Paint Schoodic

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Sunday, August 4, 2013

The art of practice, the practice of art

Carol Thiel's field sketch of Durand Lake, done last Wednesday evening. About 9X12, and about three hours from easel up to easel down. If you read yesterday's blog entry, you know that I was amazed she could get any kind of a painting out of the scene.

This morning a young woman named Cherise Parris led worship at our church. She is the daughter of two accomplished and well-known Rochester musicians (Alvin and Debra Parris) and she’s been singing since she first drew breath. She has a powerhouse voice.

Cherise uses her voice like an extension of her own self, as a tool to express an idea. I’ve had voice lessons and I’ve sung in choirs, but I’ve never gotten past the point where I’m focused on creating a tone. On the rare occasion when I forget, I usually get a jab in the ribs and a sharp hissed “Mom!” Here’s the truth: I just don’t care enough about singing to actually practice.

There’s a meme based on Malcolm Gladwell’s “Outliers: the Story of Success” that it takes 10,000 hours of practice to make a craftsman. The number seems arbitrary to me, but there’s certainly truth to the idea that, as Thomas Edison is alleged to have said, “Genius is 99% perspiration and 1% inspiration.”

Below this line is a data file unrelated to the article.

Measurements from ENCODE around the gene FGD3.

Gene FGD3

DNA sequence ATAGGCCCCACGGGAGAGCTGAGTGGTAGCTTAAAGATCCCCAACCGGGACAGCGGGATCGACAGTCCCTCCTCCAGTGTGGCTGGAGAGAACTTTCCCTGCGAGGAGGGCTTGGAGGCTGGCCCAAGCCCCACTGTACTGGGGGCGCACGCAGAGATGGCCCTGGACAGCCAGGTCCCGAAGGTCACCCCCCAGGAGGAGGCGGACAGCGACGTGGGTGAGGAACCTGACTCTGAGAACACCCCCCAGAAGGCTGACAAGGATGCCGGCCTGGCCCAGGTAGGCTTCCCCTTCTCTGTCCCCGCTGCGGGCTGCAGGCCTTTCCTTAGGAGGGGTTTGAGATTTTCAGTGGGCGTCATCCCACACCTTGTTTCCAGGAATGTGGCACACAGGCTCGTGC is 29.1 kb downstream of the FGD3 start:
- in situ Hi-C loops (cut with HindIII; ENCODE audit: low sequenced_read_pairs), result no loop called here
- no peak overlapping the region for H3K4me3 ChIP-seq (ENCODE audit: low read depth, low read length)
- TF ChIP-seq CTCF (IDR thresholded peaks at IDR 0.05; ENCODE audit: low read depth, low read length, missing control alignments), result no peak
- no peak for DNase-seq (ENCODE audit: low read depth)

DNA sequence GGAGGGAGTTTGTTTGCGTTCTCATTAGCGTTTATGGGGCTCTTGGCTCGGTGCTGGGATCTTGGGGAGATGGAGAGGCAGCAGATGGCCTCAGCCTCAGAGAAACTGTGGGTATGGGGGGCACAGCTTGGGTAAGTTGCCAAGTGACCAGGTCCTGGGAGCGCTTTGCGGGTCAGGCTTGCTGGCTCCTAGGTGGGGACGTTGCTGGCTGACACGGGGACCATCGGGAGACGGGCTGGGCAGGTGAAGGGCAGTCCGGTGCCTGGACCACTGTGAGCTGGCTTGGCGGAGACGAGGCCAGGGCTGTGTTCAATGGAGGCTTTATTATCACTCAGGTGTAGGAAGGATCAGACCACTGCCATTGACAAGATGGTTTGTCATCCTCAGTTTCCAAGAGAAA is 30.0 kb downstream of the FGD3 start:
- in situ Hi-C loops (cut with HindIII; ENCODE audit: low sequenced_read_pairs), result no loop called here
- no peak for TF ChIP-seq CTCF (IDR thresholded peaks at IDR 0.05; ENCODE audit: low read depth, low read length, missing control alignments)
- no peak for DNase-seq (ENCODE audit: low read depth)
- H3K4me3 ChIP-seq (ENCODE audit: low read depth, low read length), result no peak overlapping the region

I got two pictures by email today from Carol Thiel. Carol took my workshop last October, and has since taken my classes when her work schedule permits. One painting was done before she started studying with me; one was done last Wednesday evening in my class.

A painting done by Carol Thiel last year at the Adirondack Plein Air festival, right before she took my workshop. A nice painting, but she has developed a more sophisticated palette and value structure over the past year.
“They were sitting near each other and I was struck by the difference,” she said. “Both were painted in approximately the same amount of time,” she added. “The Adirondack painting had different conditions—a very dull, cloudy day—but nowadays I would be able to see some other colors in the clouds, darken the darks, etc.”

I appreciate that Carol sees value in my instruction, but there are two parts to this. The first is good teaching, but the second is that she listens to and practices what she learns.

It takes a long time to get to the point where you use a paintbrush as an extension of yourself. I asked Sandy Quang today whether she is there yet. (She’s been studying with me on and off since she was sixteen; she’s 25 today.) “Half and half,” she answered. And I think that’s about right.

All of which reminds me of that old saw: “How do you get to Carnegie Hall?” “Practice, practice, practice.”


If you want to take a workshop with me, join me in October, 2013 at Lakewatch Manor—which is selling out fast—or let me know if you’re interested in painting with me in 2014. Click here for more information on my Maine workshops! If you want to study in Rochester, drop me a line here.

2 comments:

GrannyToad said...

Someday while I can still see I hope I can, Carol.

Carol Douglas said...

I hope so too, Kaye!